Why doesn’t Microsoft include the old Media Player visualizations into the new one?

by Don Sharpe
Don Sharpe
Don Sharpe
Author
Don has been writing professionally for over 10 years now, but his passion for the written word started back in his elementary school days. His work has been... read more
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  • If you have seen the new media player in Windows 11, it is more minimalistic with several customizations.
  • Visuals were originally designed for larger screens but Microsft has since made changes to accommodate smaller screens.
  • Windows Media Player visualizations have been around for years and they are part of the software.
  • There is a slight chance that Microsoft might do something about its latest WMP.
Windows Media Player cannot open audio and video files

The visualizations that shipped with Windows Media Player 9 and earlier versions were developed by a company called SoundSpectrum. 

When WMP version 10 shipped, the company had been acquired by Apple. (SoundSpectrum’s music visualization software is now used in iTunes.)

Microsoft’s developers have to agree on whether or not the visualizations are worth the money to license them. Obviously, they thought it was time for something new when WMP 10 shipped.

A new design

The new media player is more minimalistic in design, with a few customizations like changing the skin of the player or adding visualizations.

This is because Microsoft has decided to rework the media player and make it better for users that want to listen to music but not always view the visuals.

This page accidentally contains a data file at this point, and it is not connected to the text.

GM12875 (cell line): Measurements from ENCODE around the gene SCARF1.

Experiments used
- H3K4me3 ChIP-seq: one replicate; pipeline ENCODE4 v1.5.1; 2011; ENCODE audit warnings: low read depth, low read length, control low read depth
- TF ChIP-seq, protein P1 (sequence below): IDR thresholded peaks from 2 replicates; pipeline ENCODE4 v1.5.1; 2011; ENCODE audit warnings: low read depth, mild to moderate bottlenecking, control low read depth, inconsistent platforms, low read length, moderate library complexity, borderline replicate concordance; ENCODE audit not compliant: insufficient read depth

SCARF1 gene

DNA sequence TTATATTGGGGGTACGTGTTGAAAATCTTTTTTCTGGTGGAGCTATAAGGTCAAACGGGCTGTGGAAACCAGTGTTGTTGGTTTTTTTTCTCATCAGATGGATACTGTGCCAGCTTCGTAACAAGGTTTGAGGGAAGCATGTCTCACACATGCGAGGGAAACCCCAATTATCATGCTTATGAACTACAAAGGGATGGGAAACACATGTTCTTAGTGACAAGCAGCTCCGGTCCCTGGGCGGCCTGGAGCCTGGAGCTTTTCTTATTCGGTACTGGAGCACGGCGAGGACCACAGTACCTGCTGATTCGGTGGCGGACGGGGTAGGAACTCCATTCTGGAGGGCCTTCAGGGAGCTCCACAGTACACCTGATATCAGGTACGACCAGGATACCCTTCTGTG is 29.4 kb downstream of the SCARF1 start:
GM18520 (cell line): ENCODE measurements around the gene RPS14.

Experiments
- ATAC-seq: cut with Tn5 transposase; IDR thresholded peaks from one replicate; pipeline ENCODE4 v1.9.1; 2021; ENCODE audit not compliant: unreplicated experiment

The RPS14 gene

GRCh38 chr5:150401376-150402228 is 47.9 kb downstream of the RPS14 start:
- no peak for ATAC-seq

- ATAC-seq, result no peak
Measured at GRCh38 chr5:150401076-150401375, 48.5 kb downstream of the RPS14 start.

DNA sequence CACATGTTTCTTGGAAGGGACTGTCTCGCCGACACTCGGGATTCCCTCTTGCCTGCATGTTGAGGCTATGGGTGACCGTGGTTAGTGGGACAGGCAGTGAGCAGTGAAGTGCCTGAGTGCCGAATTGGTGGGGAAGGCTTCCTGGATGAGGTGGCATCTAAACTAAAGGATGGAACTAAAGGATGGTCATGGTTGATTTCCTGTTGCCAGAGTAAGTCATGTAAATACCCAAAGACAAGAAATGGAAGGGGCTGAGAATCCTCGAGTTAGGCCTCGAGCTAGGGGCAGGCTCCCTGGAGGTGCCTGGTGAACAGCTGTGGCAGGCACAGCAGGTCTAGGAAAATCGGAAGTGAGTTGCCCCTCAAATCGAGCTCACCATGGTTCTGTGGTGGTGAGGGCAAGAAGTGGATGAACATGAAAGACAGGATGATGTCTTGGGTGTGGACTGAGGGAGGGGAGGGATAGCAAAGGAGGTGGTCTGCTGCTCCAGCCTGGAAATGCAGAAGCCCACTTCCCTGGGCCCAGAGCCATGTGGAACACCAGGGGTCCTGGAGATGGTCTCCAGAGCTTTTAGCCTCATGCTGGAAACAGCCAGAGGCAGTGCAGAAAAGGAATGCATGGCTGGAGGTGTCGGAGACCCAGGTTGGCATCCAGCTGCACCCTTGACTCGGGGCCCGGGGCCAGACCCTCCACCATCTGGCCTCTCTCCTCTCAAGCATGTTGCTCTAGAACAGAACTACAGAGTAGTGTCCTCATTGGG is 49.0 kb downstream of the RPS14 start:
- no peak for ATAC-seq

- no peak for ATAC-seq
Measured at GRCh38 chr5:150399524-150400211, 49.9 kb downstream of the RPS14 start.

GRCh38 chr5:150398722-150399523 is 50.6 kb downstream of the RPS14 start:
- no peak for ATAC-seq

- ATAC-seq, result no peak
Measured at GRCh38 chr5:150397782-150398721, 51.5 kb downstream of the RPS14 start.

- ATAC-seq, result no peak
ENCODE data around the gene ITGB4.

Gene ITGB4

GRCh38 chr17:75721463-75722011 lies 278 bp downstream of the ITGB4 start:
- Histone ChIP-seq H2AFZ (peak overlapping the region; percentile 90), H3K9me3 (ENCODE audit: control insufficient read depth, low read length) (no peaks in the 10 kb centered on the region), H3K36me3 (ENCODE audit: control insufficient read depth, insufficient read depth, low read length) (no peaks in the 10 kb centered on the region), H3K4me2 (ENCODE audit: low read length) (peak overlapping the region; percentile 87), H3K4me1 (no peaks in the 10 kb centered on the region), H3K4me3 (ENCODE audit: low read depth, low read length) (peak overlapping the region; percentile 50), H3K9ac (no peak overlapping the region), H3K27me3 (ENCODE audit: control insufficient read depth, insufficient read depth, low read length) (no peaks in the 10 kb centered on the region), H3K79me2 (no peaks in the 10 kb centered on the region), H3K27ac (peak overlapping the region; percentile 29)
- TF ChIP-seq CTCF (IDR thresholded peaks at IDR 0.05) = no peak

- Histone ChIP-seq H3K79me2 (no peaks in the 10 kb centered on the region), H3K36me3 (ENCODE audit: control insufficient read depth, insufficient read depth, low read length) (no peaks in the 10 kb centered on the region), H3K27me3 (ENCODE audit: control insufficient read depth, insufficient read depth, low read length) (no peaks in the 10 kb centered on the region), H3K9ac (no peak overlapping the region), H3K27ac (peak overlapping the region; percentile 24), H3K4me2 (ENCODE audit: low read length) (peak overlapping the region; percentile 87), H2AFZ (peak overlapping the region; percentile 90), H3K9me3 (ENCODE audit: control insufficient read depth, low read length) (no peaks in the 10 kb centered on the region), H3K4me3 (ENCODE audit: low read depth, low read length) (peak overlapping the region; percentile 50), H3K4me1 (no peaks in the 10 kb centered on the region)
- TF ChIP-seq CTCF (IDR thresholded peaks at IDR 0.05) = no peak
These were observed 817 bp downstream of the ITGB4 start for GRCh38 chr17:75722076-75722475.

The visuals were originally designed for people who owned large screen TVs but now that most people own smaller TV screens or monitor screens, Microsoft has decided to minimize them from the new software.

What is really happening?

Many of the visualizations you see in Windows Media Player are implemented as audio plug-ins, which are also called DSPs (digital signal processors). 

Plug-ins are shared pieces of code that applications can use to carry out specialized functions. In the case of WMP, the visualizations use plug-ins to generate various patterns based on the streamed audio. 

The plug-in architecture was designed by Microsoft and is used in all versions of WMP and other Microsoft applications, such as Media Center Edition (MCE), but it’s not proprietary. 

In fact, several third-party visualization makers have written their own DSPs for WMP. The plug-ins give developers a lot of flexibility in terms of what they can do with their creations. 

They can, for example, create a program that requires an additional piece of hardware or a unique graphics card. 

However, by distributing their programs as plug-ins, they can ensure that they’ll work with any application that supports them — in this case, any version of WMP (although there may be some minor compatibility issues between different versions).

If you need help with getting visuals, there are several solutions you can try.

There’s a 50/50 chance that Microsoft will change things up

The visualizations in Windows Media Player have been around for years and years. They’re part of the software, so there’s no reason why they should be outside of a new version.

Some of them are actually pretty cool, and they can be run on a variety of devices. But the fact is that they’re outdated and haven’t changed with the times. 

Even though Microsoft has been updating the visualizations in its music player for decades, it just seems like something that isn’t worth doing anymore.

That’s not to say that Microsoft isn’t trying to make them better. It’s possible that the company could include new visualizations in future versions of Windows Media Player, but we wouldn’t hold our breath.

For now, you’ll have to live with what you’ve got! 

What do you think about the latest Windows Media Player? Will you be upgrading given the complaints stated by users? Let us know in the comment section.